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Bridges

If you have traveled even a short distance either north or south from Fort Bragg you will know that there are a huge number of bridges in this part of the world to cross the streams and rivers and to “straighten out” the road over the canyons and gulches. To give you one statistic to emphasize how those men of yore “tamed” nature for their wheels - once there were 115 bridges on the 34 mile-long California Western's Skunk Line from Fort Bragg to Willits.

Our historian, Louis Hough, wrote the following very interesting article on the bridges along the coast that was published in November 14, 2002 edition of the Mendocino Beacon.

All about the coast’s bridges by Louis Hough:

Fifty five years ago , on October 13, 1947, a public hearing was held at the [Mendocino] high school to consider building a new bridge over Big River [in Mendocino]. The mill had been dismantled, and the estuary and river were beginning to recover some pristine beauty. The existing truss bridge, more than 20 years old, was inadequate and failing. A modern structure had to be erected. That was not surprising; building and replacing bridges on the coast had been an ongoing concern since the earliest times.

In olden times, flatboat ferries crossed the wider creeks and rivers. They were replaced by timber bridges and even drawbridges.. Crossings were private operations – not funded by the state or county – so the builders charged tolls. Floods, earthquakes, storms and slides also took their toll; delays were numerous. Mail delivery could be cut off for up to a week.

In 1933, when the State Highway System took over maintenance of the coast road, there were 80 timber bridges on the 82 mile stretch from Gualala to Westport. Twenty-two were between Navarro and Fort Bragg and were posted for five to eleven tons burden.

By 1957, 24 years later, 10 wooden bridges remained, Today, just one remains; the Albion bridge, built in 1944 to replace the old bridge which was closed to trucks because severe sagging had developed.

Originally, all bridges were cross-planked with wood. Then improvements began to smooth the way. As reported in the [Mendocino] Beacon on August 24, 1918, “Roadmaster John Chambers is re-planking Jack Peters gulch bridge this week. The planks will be laid parallel to the line of travel, which cuts down vibration to a minimum….. and makes traveling a pleasure over structures thus planked.”

Today we swish over stretches of Highway 1 unaware [of] what lies beneath the road surface. Few recall when Gordon’s Brewery Gulch, Buckhorn, Barton and Dark Gulch would give motorists fits. By the mid-twentieth century, innumerable curves were removed, gone were steep grades down ravines, across creeks and up again. At Salmon Creek, a vivid reminder of that hair-raising trek remains. Today, if it weren’t for the concrete railings, a motorist might miss the bridge at Little River.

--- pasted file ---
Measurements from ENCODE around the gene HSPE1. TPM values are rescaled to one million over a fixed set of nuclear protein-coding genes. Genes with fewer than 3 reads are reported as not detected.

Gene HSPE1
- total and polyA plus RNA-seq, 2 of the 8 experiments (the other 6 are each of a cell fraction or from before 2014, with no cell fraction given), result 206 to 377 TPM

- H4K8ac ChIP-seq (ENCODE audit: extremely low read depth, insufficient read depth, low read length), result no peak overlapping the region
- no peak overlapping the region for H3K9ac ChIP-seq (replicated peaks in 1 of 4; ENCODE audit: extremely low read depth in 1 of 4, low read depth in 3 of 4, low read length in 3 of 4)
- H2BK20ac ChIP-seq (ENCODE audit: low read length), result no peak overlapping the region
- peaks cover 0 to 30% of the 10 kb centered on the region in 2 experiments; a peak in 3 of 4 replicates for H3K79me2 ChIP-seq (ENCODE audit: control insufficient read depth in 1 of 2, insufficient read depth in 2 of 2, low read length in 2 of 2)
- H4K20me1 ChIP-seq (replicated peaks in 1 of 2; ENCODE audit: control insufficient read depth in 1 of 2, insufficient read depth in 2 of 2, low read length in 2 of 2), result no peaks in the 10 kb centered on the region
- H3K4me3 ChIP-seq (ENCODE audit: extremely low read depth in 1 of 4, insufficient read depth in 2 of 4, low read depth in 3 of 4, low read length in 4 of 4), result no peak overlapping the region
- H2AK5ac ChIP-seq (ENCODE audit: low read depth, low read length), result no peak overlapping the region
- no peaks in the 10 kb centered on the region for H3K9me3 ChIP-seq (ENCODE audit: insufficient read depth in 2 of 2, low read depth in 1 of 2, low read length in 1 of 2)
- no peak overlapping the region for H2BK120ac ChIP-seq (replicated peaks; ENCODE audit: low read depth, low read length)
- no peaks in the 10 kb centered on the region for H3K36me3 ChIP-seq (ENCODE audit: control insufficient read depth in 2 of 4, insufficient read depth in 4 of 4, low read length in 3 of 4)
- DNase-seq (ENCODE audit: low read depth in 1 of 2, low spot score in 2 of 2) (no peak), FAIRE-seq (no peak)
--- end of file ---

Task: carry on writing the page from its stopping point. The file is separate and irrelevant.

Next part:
Over time $6 million was spent to replace 70 old structures, and high bridges became commonplace. In our neck of the woods are the Salmon Creek, Albion River, Big River, Jack Peters, Caspar Creek, Hare Creek and Noyo River high bridges.

Salmon Creek Bridge

This high Salmon Creek bridge replaced a road that ran down the sides of the canyon and over the creek

In mid-October 1947, the Big River bridge issue was whether to build a high bridge, 60 feet above mean high water, or a low one at 35 feet. The old bridge was 16 feet high. The War Department (Army and Navy) was considering harboring war vessels in the bay and upriver. The project meant a higher bridge, and included dredging the river bed some distance upstream. Considered too, was dredging Mendocino Bay to provide safe mooring for warships.

Commercial fishing became a “red-herring,” to muddy the waters (and muddle my metaphor). Fort Bragg interests opposed the project, concerned that federal money would be siphoned away from Noyo: funds for dredging and maintenance of their harbor, fishing and riverine economy. So, Fort Bragg sent vocal locals to scuttle construction of the bridge. By advocating building the higher bridge, to provide clearance for salmon fishing boats with tall masts, they helped carry the day. Why?

The State lacked sufficient funds to build a high bridge, so it withdrew its application, and no bridge was built over Big River until November 1961, 14 years later. While high enough above the river, nary a commercial fishing boat ever passed under it.